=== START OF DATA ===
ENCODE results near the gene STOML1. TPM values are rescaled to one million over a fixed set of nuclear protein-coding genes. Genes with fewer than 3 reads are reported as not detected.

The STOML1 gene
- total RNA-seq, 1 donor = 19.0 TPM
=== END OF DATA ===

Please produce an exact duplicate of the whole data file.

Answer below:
ENCODE results near the gene STOML1. TPM values are rescaled to one million over a fixed set of nuclear protein-coding genes. Genes with fewer than 3 reads are reported as not detected.

The STOML1 gene
- total RNA-seq, 1 donor = 19.0 TPM